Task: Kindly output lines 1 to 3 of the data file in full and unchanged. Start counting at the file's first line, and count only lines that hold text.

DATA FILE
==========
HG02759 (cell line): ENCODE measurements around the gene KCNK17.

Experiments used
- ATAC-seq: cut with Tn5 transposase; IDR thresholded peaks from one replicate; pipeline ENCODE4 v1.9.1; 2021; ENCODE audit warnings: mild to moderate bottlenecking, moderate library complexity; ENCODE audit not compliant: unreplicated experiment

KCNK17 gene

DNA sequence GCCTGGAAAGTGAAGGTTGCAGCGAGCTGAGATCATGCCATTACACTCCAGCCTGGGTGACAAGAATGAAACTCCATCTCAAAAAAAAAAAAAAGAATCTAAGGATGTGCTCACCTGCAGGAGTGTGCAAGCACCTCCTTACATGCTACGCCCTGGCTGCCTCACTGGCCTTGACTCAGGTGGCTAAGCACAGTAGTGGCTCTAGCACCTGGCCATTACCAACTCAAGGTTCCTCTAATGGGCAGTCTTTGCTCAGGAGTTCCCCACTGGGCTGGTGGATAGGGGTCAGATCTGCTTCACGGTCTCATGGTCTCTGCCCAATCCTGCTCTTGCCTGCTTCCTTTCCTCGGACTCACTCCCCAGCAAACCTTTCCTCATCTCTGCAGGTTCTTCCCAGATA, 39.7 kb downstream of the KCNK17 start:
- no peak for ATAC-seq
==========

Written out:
HG02759 (cell line): ENCODE measurements around the gene KCNK17.

Experiments used
- ATAC-seq: cut with Tn5 transposase; IDR thresholded peaks from one replicate; pipeline ENCODE4 v1.9.1; 2021; ENCODE audit warnings: mild to moderate bottlenecking, moderate library complexity; ENCODE audit not compliant: unreplicated experiment